life can be such a wonder

One thing they often say in AA is, “Don’t give up before the miracle.” Easy to see the relevance for addicts, scooting so painfully through minutes and hours and days, but of course it’s true for everyone — and I’m so guilty of giving up too quickly. It’s one of my most problematic struggles; I hit a roadblock and throw up my hands, and some particular roadblocks are especially hard for me. I deeply admire those who persist, who keep coming back and trying again — gosh, I admire that so much. I can readily call to mind two friends whose persistence is a source of inspiration for me.

Waiting for the miracle requires patience, obviously, but I also think you have to be able to let be what is, without rushing to force it into where you want to be. I do think that’s one of the secrets of life, and of course I think you’ll only eventually get there if you keep at it. It’s not going to happen all on its own. (Although dang it, sometimes it does, and so maybe I don’t know anything after all. 🙂 )

So here’s the wonder, for me. The miracle. This thing with my dad. This thing with old deep wounds — deep, like a puncture, so they produce an ache instead of a wince. This thing with time. This thing with process. Yesterday I was doing some house cleaning, dancing and feeling so happy with the solstice, enjoying the very bright sunshine while we had it, and my playlist shuffled over to “Christmas Time is Here,” from the Charlie Brown Christmas special. The vocal version, the one that has, for 47 years, punched me so hard in the heart that I couldn’t not cry. I couldn’t not remember, and feel all those old puncture wounds so deep in my heart. I mean really, who breaks up the family on Christmas Eve MOTHER. Seriously.

I believe this was taken a couple of weeks before my mother left my father — we seem about the right ages. And HOW DECEIVING looks can be. We look like well cared-for children, happy kids. I had no idea what was coming, but my life was already sad and awful then…and I just didn’t know that it would get so, so, so much worse. I remember that dress, my mother made them for my sister and me, red velvet. We wore them with white tights and black shoes. And my brother’s shirt was blue velvet, with a blue and green collar. We were sitting on the coffee table with our legs extended out in front of us, and my brother Sam stood behind us. What we didn’t know, then. Grateful for that. I rescued this photo from a dumpster — Mother called me to say that she’d dumped everything that had me in it and there weren’t many photos, but this was recoverable.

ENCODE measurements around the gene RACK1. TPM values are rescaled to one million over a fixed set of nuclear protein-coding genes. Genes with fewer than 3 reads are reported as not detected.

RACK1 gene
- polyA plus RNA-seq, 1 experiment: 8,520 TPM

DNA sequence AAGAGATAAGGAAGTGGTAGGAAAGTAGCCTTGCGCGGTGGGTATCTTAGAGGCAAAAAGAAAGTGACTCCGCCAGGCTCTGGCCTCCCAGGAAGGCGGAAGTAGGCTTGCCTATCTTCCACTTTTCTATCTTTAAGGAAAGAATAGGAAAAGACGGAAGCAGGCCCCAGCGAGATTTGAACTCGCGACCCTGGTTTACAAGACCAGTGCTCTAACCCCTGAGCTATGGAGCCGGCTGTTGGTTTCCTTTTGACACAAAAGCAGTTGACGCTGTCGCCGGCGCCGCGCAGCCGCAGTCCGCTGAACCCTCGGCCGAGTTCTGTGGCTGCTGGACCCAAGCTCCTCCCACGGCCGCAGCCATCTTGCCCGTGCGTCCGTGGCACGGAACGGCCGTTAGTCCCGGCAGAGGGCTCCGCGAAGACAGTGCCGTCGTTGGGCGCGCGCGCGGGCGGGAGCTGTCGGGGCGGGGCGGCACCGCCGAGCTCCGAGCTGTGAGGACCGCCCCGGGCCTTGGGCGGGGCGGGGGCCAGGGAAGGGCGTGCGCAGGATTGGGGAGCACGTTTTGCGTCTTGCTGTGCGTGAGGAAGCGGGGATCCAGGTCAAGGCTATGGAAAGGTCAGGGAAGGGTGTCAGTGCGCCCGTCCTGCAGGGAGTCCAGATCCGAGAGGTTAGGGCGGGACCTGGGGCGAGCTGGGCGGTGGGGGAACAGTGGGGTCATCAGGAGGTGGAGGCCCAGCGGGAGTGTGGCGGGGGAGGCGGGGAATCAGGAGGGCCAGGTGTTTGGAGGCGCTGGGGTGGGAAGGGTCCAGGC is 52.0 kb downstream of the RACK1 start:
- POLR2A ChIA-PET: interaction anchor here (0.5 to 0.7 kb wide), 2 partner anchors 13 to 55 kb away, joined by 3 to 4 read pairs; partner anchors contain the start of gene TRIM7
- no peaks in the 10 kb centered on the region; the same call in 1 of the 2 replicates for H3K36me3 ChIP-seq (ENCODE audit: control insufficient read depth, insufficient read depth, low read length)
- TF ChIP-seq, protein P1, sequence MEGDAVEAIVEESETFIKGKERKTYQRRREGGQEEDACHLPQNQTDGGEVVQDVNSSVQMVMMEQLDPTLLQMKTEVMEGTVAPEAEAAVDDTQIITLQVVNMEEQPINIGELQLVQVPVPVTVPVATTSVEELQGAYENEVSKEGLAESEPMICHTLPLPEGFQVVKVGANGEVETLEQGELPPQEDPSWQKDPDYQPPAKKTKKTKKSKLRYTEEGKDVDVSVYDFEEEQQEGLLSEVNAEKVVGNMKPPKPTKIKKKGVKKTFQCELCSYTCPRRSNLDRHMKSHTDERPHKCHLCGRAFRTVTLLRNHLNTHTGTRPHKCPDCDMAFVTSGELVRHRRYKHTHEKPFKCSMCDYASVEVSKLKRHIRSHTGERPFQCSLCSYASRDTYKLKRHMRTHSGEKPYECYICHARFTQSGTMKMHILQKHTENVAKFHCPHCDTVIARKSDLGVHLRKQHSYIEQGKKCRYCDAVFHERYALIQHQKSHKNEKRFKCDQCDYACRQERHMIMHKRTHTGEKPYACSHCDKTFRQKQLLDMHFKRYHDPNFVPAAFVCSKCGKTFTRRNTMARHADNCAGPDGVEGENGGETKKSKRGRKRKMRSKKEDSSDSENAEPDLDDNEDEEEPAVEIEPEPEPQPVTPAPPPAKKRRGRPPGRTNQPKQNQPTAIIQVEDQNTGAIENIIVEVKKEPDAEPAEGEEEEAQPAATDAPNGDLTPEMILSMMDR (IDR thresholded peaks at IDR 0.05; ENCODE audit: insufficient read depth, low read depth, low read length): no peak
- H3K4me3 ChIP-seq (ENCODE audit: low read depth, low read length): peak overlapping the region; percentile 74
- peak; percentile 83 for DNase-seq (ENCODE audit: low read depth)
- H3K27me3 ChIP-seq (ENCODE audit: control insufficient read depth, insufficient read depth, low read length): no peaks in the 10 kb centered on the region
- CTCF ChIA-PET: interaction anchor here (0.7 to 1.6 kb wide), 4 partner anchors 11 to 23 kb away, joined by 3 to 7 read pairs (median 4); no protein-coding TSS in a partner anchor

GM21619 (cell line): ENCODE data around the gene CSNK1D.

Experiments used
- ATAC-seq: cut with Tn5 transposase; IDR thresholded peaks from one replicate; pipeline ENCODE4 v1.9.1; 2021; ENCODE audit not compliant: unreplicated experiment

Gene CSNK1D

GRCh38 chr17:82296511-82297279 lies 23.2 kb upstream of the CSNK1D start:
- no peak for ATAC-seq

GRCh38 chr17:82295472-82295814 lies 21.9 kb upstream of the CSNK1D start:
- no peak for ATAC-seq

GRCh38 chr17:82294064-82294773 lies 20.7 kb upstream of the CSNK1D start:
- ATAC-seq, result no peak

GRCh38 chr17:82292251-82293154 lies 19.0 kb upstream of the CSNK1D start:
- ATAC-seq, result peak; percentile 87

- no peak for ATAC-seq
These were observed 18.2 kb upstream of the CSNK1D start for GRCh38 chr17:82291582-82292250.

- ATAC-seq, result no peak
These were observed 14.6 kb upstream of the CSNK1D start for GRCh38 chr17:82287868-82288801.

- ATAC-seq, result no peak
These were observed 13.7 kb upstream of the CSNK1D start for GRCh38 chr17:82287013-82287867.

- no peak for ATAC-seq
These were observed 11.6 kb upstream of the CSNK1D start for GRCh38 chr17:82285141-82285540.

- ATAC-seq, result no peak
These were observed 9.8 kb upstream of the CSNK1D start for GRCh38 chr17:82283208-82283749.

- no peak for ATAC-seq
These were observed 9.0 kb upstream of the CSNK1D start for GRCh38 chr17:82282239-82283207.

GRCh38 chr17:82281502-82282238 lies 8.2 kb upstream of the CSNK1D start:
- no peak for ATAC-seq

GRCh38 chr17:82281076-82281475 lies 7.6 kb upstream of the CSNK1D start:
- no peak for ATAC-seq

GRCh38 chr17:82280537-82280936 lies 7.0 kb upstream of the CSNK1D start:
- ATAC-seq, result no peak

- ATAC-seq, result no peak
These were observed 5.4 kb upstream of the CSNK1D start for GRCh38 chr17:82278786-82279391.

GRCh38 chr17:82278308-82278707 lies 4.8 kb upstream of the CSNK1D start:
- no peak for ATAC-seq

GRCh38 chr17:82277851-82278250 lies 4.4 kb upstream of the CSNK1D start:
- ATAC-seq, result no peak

And so I paused in my sweeping, and stood there, listening, and it was OK. I smiled. It’s OK now. I remember without the ache. Now I remember, and it’s OK. It makes me feel tender but not hurt.

OK, you might say, for God’s sake it was 47 years ago for heaven’s sake — and so you don’t understand how deep a puncture wound can be, when it’s made at just the right moment in a young girl’s heart.

One of my first Christmases — I was around 2 years old, and apparently very excited about my watch (what??), a pinwheel, a harmonica, a doll, and a pack of gum. Hell, most of that would make me happy today. I still make that face when I’m given a gift, but I no longer wear the Cromwell haircut.

Thank GOD for time and process. At my age, I hadn’t really thought I could fully heal those old wounds. I’ve been at it such a long time. So much trying, always with hope even if it was small. It’s such a wonder to be able to approach these things that have always hurt, and not feel hurt any more. Such a wonder. Such a wonder to feel real peace — not tentative peace, not partial peace, not an idea that I might one day feel peace, but real peace. The peace of letting it be, the peace of letting be what was.

I believe with all my heart Faulkner’s great line about the past: “The past is never dead. It isn’t even past.” I believe that. But what I learned is that even if it’s not dead, even if it’s still present, it can be OK. It doesn’t have to keep hurting . . . what a wonder! What a wonder. Grief can find its place and be OK, really OK. Still there but really OK. One of the puzzle pieces, that’s all – maybe the black piece there at the edge, or even in the middle, but just a piece connected to all the others. Pain can find its place and not hurt any more, even if it’s still in the puzzle. Just, wow. What a wonder.

And now, to shift the word wonder, I wonder if I can use this learning to help me do something with my mother — I’ve never tried to deal with her because she’s been too mysterious to me, but maybe I don’t even have to. Maybe all that I said in my post on December 20 can apply to her, too. Maybe I can just let her be, too. Maybe that was a huge enough insight to allow me that gift.

I wonder. And I wonder.  WOW.